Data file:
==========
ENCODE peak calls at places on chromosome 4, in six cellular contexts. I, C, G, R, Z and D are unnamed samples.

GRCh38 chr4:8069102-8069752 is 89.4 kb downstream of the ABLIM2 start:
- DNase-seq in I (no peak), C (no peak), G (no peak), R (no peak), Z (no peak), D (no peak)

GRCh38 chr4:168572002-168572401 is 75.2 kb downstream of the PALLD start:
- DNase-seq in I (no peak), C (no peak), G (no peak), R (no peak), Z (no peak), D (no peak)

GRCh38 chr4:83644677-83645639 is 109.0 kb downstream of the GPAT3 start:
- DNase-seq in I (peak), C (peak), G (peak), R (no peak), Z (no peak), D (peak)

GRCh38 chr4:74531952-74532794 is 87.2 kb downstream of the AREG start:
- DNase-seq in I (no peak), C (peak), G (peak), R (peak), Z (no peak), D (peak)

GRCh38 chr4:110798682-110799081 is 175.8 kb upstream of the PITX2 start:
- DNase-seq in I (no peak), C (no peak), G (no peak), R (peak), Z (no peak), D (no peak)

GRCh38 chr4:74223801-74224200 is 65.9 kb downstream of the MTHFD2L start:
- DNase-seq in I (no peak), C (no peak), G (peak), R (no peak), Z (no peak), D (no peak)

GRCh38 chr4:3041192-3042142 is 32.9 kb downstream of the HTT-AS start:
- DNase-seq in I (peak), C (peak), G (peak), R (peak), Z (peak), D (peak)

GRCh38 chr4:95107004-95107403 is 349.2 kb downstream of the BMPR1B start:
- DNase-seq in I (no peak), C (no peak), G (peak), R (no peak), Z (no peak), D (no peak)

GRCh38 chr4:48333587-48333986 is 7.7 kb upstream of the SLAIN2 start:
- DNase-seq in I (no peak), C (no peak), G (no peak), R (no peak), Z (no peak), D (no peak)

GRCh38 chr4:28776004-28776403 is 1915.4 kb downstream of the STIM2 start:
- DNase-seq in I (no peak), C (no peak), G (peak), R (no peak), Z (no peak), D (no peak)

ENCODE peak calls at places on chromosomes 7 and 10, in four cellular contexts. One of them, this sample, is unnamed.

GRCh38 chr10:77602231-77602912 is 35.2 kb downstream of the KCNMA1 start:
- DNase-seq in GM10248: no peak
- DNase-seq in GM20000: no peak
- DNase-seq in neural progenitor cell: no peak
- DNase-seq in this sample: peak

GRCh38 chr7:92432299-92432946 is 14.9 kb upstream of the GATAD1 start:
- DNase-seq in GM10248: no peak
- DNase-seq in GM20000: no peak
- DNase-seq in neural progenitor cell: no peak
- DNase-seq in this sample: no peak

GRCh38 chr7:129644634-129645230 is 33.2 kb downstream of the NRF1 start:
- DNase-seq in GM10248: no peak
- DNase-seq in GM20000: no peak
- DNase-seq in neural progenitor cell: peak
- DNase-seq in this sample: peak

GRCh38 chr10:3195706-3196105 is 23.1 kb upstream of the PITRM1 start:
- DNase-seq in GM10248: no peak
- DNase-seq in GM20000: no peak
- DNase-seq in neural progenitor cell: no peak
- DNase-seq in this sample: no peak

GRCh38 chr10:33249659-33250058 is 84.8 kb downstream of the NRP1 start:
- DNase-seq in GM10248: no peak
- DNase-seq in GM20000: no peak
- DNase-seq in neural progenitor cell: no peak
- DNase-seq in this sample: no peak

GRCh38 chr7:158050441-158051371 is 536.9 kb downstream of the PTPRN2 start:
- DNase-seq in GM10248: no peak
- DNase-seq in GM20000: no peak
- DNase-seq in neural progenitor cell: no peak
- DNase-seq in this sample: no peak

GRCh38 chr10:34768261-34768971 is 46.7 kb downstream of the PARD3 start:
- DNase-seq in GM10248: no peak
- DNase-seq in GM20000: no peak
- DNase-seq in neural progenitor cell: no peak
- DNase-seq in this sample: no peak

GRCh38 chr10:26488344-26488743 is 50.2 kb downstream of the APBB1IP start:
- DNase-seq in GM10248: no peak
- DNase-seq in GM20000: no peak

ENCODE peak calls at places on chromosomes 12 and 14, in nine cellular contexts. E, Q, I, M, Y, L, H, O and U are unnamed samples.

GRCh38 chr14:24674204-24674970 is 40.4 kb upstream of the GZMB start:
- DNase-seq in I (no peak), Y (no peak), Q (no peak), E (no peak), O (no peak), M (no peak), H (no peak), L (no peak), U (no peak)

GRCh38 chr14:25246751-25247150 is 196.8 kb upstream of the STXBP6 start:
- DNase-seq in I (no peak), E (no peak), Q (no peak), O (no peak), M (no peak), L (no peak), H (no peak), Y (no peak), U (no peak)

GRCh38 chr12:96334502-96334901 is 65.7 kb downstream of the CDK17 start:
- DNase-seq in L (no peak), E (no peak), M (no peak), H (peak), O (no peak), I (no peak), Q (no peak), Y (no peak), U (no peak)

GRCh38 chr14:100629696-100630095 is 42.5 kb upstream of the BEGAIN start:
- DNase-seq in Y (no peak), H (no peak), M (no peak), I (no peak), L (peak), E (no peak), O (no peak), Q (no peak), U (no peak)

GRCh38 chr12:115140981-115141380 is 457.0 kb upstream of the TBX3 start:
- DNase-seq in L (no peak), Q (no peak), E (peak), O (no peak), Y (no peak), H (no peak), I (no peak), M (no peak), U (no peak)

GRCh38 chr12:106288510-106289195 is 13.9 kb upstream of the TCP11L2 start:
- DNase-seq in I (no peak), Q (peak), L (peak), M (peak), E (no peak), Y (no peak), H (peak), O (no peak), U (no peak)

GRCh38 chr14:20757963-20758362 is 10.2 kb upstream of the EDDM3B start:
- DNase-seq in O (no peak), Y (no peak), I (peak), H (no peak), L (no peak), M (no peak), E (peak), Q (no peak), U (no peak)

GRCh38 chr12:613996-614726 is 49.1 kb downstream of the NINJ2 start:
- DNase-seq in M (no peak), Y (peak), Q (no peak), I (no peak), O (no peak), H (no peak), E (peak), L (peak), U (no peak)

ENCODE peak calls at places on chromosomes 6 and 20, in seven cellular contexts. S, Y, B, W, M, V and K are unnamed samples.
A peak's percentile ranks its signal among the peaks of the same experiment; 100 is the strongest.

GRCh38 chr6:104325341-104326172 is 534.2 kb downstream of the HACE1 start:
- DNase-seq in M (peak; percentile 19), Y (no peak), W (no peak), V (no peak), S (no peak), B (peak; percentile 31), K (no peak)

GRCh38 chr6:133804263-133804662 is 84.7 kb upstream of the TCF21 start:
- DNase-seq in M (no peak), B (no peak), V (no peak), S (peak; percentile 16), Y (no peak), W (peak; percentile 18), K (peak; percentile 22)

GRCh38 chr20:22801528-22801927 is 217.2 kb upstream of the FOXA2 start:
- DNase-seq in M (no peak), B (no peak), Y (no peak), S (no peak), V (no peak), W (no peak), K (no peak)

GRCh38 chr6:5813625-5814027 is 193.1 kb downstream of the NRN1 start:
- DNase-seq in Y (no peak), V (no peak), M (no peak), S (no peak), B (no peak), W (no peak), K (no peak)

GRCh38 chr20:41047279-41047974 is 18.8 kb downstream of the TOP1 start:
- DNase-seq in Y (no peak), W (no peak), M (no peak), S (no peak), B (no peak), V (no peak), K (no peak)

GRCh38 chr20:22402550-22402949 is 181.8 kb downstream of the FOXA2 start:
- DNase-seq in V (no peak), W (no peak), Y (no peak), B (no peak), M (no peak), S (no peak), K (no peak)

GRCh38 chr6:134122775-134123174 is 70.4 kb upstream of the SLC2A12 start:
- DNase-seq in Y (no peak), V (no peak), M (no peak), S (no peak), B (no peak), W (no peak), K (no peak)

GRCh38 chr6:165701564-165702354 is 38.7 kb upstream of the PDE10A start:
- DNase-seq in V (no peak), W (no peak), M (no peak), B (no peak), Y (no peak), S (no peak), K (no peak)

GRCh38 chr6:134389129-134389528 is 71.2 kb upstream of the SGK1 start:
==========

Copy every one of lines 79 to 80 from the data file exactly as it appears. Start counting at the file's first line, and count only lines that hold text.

A peak's percentile ranks its signal among the peaks of the same experiment; 100 is the strongest.

GRCh38 chr6:104325341-104326172 is 534.2 kb downstream of the HACE1 start: